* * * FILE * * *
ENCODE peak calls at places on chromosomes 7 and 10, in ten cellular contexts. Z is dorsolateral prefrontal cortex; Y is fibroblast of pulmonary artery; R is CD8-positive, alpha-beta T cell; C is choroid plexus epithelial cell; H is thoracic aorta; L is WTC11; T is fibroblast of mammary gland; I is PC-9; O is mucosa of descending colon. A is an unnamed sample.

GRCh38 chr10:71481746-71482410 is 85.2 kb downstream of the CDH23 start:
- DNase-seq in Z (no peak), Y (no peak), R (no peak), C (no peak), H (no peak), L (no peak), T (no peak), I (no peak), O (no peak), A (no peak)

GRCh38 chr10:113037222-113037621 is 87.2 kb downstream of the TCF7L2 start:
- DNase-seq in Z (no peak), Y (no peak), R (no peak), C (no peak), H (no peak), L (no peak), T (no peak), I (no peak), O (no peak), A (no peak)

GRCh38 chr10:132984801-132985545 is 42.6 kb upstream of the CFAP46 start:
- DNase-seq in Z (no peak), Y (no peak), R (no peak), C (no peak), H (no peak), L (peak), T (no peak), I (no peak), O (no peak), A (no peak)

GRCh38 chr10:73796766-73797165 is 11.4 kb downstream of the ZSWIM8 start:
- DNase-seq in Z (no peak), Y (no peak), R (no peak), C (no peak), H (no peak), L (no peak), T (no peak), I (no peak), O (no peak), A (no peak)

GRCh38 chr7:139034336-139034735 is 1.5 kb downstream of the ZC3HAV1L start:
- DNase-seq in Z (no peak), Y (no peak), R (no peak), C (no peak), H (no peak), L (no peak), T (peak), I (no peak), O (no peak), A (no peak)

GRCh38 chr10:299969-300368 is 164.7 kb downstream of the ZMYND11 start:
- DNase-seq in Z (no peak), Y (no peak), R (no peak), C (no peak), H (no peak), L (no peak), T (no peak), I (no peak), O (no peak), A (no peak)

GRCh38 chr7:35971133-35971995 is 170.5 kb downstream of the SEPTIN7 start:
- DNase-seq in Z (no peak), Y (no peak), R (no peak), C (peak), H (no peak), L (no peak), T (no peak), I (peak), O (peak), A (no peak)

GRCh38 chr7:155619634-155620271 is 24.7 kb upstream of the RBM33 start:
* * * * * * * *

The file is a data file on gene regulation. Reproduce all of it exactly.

ENCODE peak calls at places on chromosomes 7 and 10, in ten cellular contexts. Z is dorsolateral prefrontal cortex; Y is fibroblast of pulmonary artery; R is CD8-positive, alpha-beta T cell; C is choroid plexus epithelial cell; H is thoracic aorta; L is WTC11; T is fibroblast of mammary gland; I is PC-9; O is mucosa of descending colon. A is an unnamed sample.

GRCh38 chr10:71481746-71482410 is 85.2 kb downstream of the CDH23 start:
- DNase-seq in Z (no peak), Y (no peak), R (no peak), C (no peak), H (no peak), L (no peak), T (no peak), I (no peak), O (no peak), A (no peak)

GRCh38 chr10:113037222-113037621 is 87.2 kb downstream of the TCF7L2 start:
- DNase-seq in Z (no peak), Y (no peak), R (no peak), C (no peak), H (no peak), L (no peak), T (no peak), I (no peak), O (no peak), A (no peak)

GRCh38 chr10:132984801-132985545 is 42.6 kb upstream of the CFAP46 start:
- DNase-seq in Z (no peak), Y (no peak), R (no peak), C (no peak), H (no peak), L (peak), T (no peak), I (no peak), O (no peak), A (no peak)

GRCh38 chr10:73796766-73797165 is 11.4 kb downstream of the ZSWIM8 start:
- DNase-seq in Z (no peak), Y (no peak), R (no peak), C (no peak), H (no peak), L (no peak), T (no peak), I (no peak), O (no peak), A (no peak)

GRCh38 chr7:139034336-139034735 is 1.5 kb downstream of the ZC3HAV1L start:
- DNase-seq in Z (no peak), Y (no peak), R (no peak), C (no peak), H (no peak), L (no peak), T (peak), I (no peak), O (no peak), A (no peak)

GRCh38 chr10:299969-300368 is 164.7 kb downstream of the ZMYND11 start:
- DNase-seq in Z (no peak), Y (no peak), R (no peak), C (no peak), H (no peak), L (no peak), T (no peak), I (no peak), O (no peak), A (no peak)

GRCh38 chr7:35971133-35971995 is 170.5 kb downstream of the SEPTIN7 start:
- DNase-seq in Z (no peak), Y (no peak), R (no peak), C (peak), H (no peak), L (no peak), T (no peak), I (peak), O (peak), A (no peak)

GRCh38 chr7:155619634-155620271 is 24.7 kb upstream of the RBM33 start: